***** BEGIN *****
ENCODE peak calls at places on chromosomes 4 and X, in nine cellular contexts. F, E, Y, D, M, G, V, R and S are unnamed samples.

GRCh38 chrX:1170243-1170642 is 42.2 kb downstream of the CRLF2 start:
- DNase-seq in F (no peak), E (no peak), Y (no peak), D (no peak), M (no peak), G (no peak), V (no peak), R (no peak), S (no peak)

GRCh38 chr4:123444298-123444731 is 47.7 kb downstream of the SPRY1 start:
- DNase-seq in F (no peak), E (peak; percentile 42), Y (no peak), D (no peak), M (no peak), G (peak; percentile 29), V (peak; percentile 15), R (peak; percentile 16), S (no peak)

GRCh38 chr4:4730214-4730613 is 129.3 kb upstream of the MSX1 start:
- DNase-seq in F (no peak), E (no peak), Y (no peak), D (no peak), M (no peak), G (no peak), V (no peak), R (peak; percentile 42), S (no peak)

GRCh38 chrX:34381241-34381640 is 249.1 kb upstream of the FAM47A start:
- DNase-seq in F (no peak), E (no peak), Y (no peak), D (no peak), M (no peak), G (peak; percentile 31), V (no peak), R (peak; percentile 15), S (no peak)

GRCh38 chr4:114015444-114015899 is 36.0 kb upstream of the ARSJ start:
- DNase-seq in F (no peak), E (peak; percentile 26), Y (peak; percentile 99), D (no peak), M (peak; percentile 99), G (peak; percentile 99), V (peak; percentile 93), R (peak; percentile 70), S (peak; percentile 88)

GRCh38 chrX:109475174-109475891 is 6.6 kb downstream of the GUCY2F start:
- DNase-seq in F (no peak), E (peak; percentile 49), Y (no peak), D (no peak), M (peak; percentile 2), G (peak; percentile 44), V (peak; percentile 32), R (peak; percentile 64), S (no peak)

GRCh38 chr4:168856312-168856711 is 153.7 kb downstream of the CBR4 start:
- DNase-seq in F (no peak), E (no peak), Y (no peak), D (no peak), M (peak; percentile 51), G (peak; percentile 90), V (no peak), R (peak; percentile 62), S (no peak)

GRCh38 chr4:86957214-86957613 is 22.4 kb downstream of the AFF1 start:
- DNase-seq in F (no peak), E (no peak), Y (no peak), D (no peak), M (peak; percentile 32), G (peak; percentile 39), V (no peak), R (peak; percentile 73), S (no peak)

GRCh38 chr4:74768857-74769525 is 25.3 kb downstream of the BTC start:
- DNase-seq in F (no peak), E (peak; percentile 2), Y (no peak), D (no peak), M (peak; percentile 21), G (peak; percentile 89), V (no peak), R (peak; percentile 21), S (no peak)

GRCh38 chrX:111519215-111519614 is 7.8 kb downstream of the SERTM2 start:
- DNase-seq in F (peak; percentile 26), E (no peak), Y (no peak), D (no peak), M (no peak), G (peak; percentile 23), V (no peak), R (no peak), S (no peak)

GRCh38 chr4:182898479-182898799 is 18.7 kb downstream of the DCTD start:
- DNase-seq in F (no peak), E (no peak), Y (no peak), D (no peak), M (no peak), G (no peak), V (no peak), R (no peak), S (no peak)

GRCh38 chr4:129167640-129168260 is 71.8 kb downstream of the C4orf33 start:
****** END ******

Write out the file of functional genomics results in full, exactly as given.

ENCODE peak calls at places on chromosomes 4 and X, in nine cellular contexts. F, E, Y, D, M, G, V, R and S are unnamed samples.

GRCh38 chrX:1170243-1170642 is 42.2 kb downstream of the CRLF2 start:
- DNase-seq in F (no peak), E (no peak), Y (no peak), D (no peak), M (no peak), G (no peak), V (no peak), R (no peak), S (no peak)

GRCh38 chr4:123444298-123444731 is 47.7 kb downstream of the SPRY1 start:
- DNase-seq in F (no peak), E (peak; percentile 42), Y (no peak), D (no peak), M (no peak), G (peak; percentile 29), V (peak; percentile 15), R (peak; percentile 16), S (no peak)

GRCh38 chr4:4730214-4730613 is 129.3 kb upstream of the MSX1 start:
- DNase-seq in F (no peak), E (no peak), Y (no peak), D (no peak), M (no peak), G (no peak), V (no peak), R (peak; percentile 42), S (no peak)

GRCh38 chrX:34381241-34381640 is 249.1 kb upstream of the FAM47A start:
- DNase-seq in F (no peak), E (no peak), Y (no peak), D (no peak), M (no peak), G (peak; percentile 31), V (no peak), R (peak; percentile 15), S (no peak)

GRCh38 chr4:114015444-114015899 is 36.0 kb upstream of the ARSJ start:
- DNase-seq in F (no peak), E (peak; percentile 26), Y (peak; percentile 99), D (no peak), M (peak; percentile 99), G (peak; percentile 99), V (peak; percentile 93), R (peak; percentile 70), S (peak; percentile 88)

GRCh38 chrX:109475174-109475891 is 6.6 kb downstream of the GUCY2F start:
- DNase-seq in F (no peak), E (peak; percentile 49), Y (no peak), D (no peak), M (peak; percentile 2), G (peak; percentile 44), V (peak; percentile 32), R (peak; percentile 64), S (no peak)

GRCh38 chr4:168856312-168856711 is 153.7 kb downstream of the CBR4 start:
- DNase-seq in F (no peak), E (no peak), Y (no peak), D (no peak), M (peak; percentile 51), G (peak; percentile 90), V (no peak), R (peak; percentile 62), S (no peak)

GRCh38 chr4:86957214-86957613 is 22.4 kb downstream of the AFF1 start:
- DNase-seq in F (no peak), E (no peak), Y (no peak), D (no peak), M (peak; percentile 32), G (peak; percentile 39), V (no peak), R (peak; percentile 73), S (no peak)

GRCh38 chr4:74768857-74769525 is 25.3 kb downstream of the BTC start:
- DNase-seq in F (no peak), E (peak; percentile 2), Y (no peak), D (no peak), M (peak; percentile 21), G (peak; percentile 89), V (no peak), R (peak; percentile 21), S (no peak)

GRCh38 chrX:111519215-111519614 is 7.8 kb downstream of the SERTM2 start:
- DNase-seq in F (peak; percentile 26), E (no peak), Y (no peak), D (no peak), M (no peak), G (peak; percentile 23), V (no peak), R (no peak), S (no peak)

GRCh38 chr4:182898479-182898799 is 18.7 kb downstream of the DCTD start:
- DNase-seq in F (no peak), E (no peak), Y (no peak), D (no peak), M (no peak), G (no peak), V (no peak), R (no peak), S (no peak)

GRCh38 chr4:129167640-129168260 is 71.8 kb downstream of the C4orf33 start: